Friday 24 November 2017

Dozens killed after gunman storms casino-hotel and sets fire to gambling tables

A security guard stops photographers from entering the vicinity of Resorts World Manila after gunshots and explosions were heard
A security guard stops photographers from entering the vicinity of Resorts World Manila after gunshots and explosions were heard

Thirty-six people suffocated from smoke after a gunman stormed a casino-hotel complex in the Philippines and set fire to gambling tables, police have said.

Metropolitan Manila police chief Oscar Albayalde said none of the bodies had gunshot wounds.

Authorities said earlier they believed robbery was the motive for the attack at the Resorts World Manila, which sent people fleeing into the streets during the night, with dozens suffering minor injuries during the stampede.

The suspect was found dead early on Friday, having apparently committed suicide, and gambling chips were also recovered.

An injured man is placed on a stretcher after explosions rang out (Tikos Low via AP)
An injured man is placed on a stretcher after explosions rang out (Tikos Low via AP)
A woman attends to an injured man after explosions rang out
An injured man lies on the floor
An injured man is carried on a stretcher
Tourists are pictured after being evacuated from a Resorts World building in Pasay City
A security guard stops photographers from entering the vicinity of Resorts World Manila after gunshots and explosions were heard
Emergency responders and security officials are parked outside as smoke rises from the Resorts World Manila complex
A tourist wearing a bathrobe gestures after he was evacuated from the Resorts World Manila after gunshots and explosions were heard
People walk with their luggage outside the Resorts World Manila complex

The attack prompted a claim of responsibility from the Islamic State terror group, but police stressed they had no evidence to support it.

The violence unfolded as government forces were engaged in a second week of fighting against Muslim militants aligned with IS in the southern city of Marawi.

"He would have shot all the people gambling there" if it had been terrorism, national police chief Ronald dela Rosa said. "But he did not hurt anyone."

"It's either he lost in the casino and wanted to recoup his losses or he went totally nuts," Mr Albayalde said, adding he saw no connection to the fighting in Marawi.

Mr dela Rosa said security footage showed the gunman ignoring a guard who tried to question him at the entrance to the complex.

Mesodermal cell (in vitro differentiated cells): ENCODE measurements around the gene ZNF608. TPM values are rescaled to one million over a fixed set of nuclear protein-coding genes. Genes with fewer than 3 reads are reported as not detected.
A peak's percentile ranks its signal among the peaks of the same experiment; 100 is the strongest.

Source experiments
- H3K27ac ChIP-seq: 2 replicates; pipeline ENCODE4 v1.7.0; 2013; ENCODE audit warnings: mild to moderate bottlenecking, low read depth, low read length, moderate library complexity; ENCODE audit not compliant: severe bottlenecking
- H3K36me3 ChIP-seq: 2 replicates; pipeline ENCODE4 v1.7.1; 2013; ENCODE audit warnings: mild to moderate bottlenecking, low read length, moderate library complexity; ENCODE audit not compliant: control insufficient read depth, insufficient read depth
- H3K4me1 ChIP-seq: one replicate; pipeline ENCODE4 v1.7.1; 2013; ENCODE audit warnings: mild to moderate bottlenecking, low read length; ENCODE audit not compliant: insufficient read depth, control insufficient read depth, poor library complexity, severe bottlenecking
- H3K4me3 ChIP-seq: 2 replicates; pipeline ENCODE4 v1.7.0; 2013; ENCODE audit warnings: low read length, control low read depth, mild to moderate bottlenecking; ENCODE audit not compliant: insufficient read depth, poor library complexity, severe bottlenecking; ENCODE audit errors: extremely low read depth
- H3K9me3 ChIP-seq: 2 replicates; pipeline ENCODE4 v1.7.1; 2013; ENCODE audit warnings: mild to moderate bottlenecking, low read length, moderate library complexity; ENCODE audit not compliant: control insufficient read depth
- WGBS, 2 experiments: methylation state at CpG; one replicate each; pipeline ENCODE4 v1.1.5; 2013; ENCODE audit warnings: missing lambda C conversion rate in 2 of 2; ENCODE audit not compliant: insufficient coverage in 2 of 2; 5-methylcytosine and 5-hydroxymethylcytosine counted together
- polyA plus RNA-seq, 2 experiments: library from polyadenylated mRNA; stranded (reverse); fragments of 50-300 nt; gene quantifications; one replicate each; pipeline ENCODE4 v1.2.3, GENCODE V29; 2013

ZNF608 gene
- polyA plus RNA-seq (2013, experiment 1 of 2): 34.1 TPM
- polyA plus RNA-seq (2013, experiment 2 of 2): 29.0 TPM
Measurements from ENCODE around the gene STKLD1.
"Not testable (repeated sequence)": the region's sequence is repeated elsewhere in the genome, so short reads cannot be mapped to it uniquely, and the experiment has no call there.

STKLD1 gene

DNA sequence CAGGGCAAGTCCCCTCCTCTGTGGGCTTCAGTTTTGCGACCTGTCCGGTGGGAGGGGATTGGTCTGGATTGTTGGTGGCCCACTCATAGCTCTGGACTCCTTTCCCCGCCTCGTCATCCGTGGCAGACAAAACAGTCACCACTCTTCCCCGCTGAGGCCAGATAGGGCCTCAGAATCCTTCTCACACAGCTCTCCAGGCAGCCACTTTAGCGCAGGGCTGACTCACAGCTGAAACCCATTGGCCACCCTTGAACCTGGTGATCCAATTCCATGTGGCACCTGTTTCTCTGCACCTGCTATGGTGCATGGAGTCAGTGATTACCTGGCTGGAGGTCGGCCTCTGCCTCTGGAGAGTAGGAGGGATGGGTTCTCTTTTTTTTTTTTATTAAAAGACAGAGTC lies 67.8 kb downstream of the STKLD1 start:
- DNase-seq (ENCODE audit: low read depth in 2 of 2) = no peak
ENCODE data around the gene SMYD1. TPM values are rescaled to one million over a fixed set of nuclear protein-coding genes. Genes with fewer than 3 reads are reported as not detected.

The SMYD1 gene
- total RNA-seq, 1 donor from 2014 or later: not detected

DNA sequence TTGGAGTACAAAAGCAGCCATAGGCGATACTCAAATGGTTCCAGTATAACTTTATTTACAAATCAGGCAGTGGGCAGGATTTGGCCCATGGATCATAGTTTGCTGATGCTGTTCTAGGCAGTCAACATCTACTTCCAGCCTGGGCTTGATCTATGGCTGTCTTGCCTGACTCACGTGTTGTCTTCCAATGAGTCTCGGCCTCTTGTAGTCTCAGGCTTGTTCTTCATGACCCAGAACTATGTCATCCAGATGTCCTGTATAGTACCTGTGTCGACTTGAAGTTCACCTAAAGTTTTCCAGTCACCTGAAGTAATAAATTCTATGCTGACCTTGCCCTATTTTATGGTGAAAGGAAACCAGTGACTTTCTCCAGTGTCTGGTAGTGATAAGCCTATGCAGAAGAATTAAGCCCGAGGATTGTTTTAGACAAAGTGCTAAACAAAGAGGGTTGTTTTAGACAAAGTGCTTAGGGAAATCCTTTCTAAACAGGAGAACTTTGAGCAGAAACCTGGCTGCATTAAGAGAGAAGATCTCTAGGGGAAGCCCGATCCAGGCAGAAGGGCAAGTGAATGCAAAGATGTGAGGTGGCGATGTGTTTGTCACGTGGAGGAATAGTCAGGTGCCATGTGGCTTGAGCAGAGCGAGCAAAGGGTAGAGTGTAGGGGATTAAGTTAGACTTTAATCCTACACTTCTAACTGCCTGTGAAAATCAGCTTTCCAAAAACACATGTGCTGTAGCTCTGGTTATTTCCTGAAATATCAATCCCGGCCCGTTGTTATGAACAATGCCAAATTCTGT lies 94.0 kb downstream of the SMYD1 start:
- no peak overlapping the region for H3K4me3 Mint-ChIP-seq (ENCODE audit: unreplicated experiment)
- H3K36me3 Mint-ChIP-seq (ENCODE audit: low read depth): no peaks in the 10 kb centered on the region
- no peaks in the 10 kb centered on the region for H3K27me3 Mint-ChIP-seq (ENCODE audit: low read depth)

He did not hurt the guard but went straight to the gambling area.

The gunman stole gambling chips, shot up TV screens and set gambling tables on fire by by pouring petrol on them, Mr dela Rosa said.

It was not clear how the gunman smuggled petrole and an assault rifle into the crowded casino, but he did not fire at people he encountered.

The only gunshot wound was to a guard at the complex, who shot himself accidentally when the suspect entered the room, authorities said.

Ronald Romualdo, a maintenance worker at Resorts World, said he and his colleagues heard gunshots and saw people smashing the windows on the second floor and third floor to escape.

"We took out a ladder to save them. We were able to save many of them," he said.

"But one woman I was trying to save fell from the second floor. I could not carry her."

He said the woman was not moving afterwards, but he did not know what happened to her.

About 90 minutes after the attack began, Resorts World Manila said on its Facebook page that it was on lockdown following reports of gunfire and was working to ensure the safety of guests and workers.

Mr dela Rosa said the gunman apparently barged into a room on the 5th floor of the Maxims hotel connected to the mall and casino, where he set himself on fire.

A bag of gambling chips worth 113 million pesos (£176,500) was found in a toilet.

The suspect was English-speaking but had no identification cards.

Mr dela Rosa described him as "white, with a moustache" and about 6ft.

He said the man's car in the complex car park was being examined.

As news of the attack had spread, US president Donald Trump offered the thoughts and prayers of the American people to the Philippines.

"It is really very sad as to what's going on throughout the world with terror," he said from the White House Rose Garden.

The SITE Intelligence Group, a US terrorism monitor, said an IS-linked Filipino operative who provides daily updates on the clashes in Marawi claimed "lone wolf soldiers" of IS were responsible for the attack.

An English message by the operative was distributed across several pro-IS Telegram chat groups, SITE said.

According to SITE, he wrote: "The lone wolf soldiers of Khilafah attack the heart of Kufar the city of Manila in Resort World."

The unrest in Marawi had sparked fears that militants might attack elsewhere to divert the focus of thousands of troops trying to quell the siege.

But Mr dela Rosa said: "We cannot attribute this to terrorism without concrete evidence."

South Korea's Foreign Ministry said one South Korean died after being evacuated from the casino after suffering an apparent heart attack while resting after the evacuation.

Casinos in the Philippines are popular with foreign gamblers.

Mr Albayalde said thick smoke trapped people in the gambling area.

The gunman carried a two-litre bottle of petrol, the gambling area was carpeted and the tables were also made of combustible materials, he said.

"The bodies were found in the gaming area of the casino," he said.

Mr Albayalde said the gunman entered the building alone, based on security video footage, and "from the time he barged in and until the end, he was alone".

Independent News Service

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